PHILADELPHIA— The Democratic National Committee email hack put the spotlight on cybersecurity at the party’s national convention in Philadelphia this week with consultants warning online attacks are a growing concern that campaigns just aren’t budgeting for.
Even when money is being spent, strategists have turned a blind eye to the risk in some cases. The DNC reportedly ignored recommendations from Good Harbor Security Risk Management that could have detected the hackers’ penetration of its computer system in fall 2015, according to Bloomberg. Instead, the $60,000 assessment was ignored and the hackers, reportedly linked to the Russian government, had access to the DNC’s network for roughly a year.
That breach cost Rep. Debbie Wasserman Schultz her DNC chairmanship and her role at the convention. GOP officials and the Trump campaign have tried to use the hack as an attack line against Clinton, arguing there’s a correlation to her personal email server. Now, Democratic consultants are quick to dismiss the hacking as campaign issue, saying that won’t register with the average voter, but warn it’s something campaigns need to take seriously.
“It’s a growing concern,” Jeff Weaver, Bernie Sanders’ campaign manager, told C&E. “We certainly paid attention to it. I don’t think we were hacked.”
The risk is increasing, in part, because campaigns are collecting a treasure trove of data on voters, including credit card and key personal data. “There’s an increased responsibility with [campaigns’ growing digitization] as well,” Betsy Hoover, a founding Partner with 270 Strategies, said Tuesday in Philadelphia at a panel hosted by Politico. “We do need to be conscious of how to be responsible with that data, and have the proper privacy constraints in place.”
Taking cybersecurity seriously and spending money on it are two different things. While the Clinton campaign is said to have the first in-house cyber security team, consultants say that’s a unique situation because of her profile and her campaign’s budget.
Revolution Messaging’s Keegan Goudiss, who worked for Sanders during the primary, warned that down-ballot there just isn’t enough money to have that kind of talent on staff or on retainer.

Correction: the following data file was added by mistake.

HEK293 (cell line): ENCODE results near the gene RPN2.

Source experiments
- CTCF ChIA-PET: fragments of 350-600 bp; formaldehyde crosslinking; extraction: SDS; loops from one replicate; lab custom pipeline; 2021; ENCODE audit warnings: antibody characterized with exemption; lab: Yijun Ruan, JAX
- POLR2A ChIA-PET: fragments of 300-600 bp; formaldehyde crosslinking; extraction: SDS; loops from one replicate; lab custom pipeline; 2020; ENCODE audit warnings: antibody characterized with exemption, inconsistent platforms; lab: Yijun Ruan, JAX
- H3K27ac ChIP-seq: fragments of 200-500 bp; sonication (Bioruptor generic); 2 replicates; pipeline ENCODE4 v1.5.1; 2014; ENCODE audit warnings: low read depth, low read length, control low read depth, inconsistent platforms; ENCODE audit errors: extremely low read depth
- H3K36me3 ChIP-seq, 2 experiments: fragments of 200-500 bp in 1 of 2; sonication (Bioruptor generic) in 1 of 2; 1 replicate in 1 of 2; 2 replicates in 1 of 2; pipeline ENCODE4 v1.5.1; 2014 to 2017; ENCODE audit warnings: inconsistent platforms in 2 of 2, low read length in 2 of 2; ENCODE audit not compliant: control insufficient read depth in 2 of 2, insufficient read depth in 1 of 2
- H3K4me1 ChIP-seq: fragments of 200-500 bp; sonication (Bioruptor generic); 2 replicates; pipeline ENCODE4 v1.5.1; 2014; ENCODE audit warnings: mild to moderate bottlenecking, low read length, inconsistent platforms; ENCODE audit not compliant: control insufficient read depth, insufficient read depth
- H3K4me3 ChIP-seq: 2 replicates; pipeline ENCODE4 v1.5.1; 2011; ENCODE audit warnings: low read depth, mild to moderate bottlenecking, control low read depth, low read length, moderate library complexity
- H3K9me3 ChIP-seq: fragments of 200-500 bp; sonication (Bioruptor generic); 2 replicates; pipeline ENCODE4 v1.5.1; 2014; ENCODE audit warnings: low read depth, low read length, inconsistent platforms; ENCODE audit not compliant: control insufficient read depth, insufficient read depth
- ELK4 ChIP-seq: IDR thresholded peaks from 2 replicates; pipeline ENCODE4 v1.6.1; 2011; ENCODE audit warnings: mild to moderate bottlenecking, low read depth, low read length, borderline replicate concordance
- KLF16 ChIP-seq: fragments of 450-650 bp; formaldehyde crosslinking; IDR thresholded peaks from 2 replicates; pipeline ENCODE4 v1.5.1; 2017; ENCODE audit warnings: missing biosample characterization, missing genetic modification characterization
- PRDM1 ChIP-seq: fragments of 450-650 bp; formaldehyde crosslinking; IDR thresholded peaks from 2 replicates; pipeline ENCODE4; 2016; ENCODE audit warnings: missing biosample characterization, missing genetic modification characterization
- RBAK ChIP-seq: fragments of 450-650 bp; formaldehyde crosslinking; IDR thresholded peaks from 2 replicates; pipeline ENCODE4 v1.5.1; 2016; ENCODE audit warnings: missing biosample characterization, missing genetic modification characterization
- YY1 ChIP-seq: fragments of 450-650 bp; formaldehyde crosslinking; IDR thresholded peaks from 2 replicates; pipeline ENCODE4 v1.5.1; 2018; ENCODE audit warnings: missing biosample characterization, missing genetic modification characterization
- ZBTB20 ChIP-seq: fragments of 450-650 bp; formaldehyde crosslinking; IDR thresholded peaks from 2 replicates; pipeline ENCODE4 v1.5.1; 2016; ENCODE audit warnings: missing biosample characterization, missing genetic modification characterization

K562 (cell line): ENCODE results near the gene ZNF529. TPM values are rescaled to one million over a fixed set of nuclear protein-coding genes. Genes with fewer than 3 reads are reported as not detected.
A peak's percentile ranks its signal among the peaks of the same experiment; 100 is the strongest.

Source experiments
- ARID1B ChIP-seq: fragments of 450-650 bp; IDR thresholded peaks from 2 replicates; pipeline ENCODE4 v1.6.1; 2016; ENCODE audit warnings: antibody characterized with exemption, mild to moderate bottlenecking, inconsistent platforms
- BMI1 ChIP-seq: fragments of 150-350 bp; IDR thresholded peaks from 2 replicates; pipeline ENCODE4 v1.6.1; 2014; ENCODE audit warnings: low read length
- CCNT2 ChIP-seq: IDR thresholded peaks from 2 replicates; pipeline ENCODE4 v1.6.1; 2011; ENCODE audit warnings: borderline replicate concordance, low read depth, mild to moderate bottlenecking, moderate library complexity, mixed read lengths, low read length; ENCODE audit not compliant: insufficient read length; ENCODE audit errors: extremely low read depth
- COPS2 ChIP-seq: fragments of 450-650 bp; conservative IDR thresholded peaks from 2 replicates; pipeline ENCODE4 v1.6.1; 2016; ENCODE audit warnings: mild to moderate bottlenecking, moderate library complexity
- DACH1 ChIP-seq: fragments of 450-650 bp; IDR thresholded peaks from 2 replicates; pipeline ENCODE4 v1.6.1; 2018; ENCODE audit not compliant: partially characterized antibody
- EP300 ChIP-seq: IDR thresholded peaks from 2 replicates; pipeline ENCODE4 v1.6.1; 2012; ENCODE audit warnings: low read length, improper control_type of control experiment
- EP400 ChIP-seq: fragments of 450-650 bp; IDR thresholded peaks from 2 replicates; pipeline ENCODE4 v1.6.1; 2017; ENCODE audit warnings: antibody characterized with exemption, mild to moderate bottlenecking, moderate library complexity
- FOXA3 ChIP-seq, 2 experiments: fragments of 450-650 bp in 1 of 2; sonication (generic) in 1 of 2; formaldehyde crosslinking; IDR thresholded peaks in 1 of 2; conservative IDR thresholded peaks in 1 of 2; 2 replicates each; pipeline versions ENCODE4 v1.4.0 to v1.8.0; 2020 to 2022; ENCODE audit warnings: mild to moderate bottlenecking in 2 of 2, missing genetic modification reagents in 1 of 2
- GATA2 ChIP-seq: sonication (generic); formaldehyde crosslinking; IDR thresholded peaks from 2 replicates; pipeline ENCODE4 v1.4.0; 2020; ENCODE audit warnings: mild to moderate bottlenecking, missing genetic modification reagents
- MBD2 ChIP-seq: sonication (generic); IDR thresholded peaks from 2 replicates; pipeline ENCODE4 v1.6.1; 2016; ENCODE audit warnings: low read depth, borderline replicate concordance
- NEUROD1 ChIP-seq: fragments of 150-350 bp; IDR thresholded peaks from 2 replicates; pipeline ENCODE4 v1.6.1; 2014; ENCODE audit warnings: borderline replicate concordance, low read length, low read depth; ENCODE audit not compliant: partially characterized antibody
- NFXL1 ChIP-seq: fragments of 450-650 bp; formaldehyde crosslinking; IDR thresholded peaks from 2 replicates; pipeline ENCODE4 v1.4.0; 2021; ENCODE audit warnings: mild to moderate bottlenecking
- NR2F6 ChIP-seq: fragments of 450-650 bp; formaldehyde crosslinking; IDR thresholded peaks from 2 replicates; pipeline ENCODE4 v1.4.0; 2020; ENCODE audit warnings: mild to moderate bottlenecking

“A lot of campaigns don’t have the resources,” he said.
Beyond a campaign’s or committee’s servers, individual strategists are also on hackers’ hit lists, he added. “A lot of personal accounts are being targeted.”
In 2008, then-GOP vice presidential nominee Sarah Palin’s email was famously hacked by a Tennessee college student who reset her Yahoo! password using publicly available information. That could have been prevented by basic security practices, which consultants say are often enough to keep hackers at back.
“This all comes back to dotting your i’s and crossing your t’s — basic best practices,” said Beth Becker, a Democratic digital consultant. “Don’t click on links from people you don’t know. Don’t say anything on the Internet you don’t want on the front page of the New York Times. For most campaigns, the basics are going to be enough.”
But it’s not just hackers campaigns should worry about. Disgruntled former employees with leftover credentials could cause a campaign a headache, Becker warned. “There’s not a campaign out there that doesn’t have an oppo file on the opposition a disgruntled staffer could take.”
James Norton, a cyber security consultant at The Chertoff Group, encouraged consultants to learn from the DNC’s experience.
“This should be the wake up call of all wake up calls that hackers are interested in and trying to get campaigns' information,” he said in an email. “Campaigns across the country should immediately audit their cyber security and cyber hygiene.”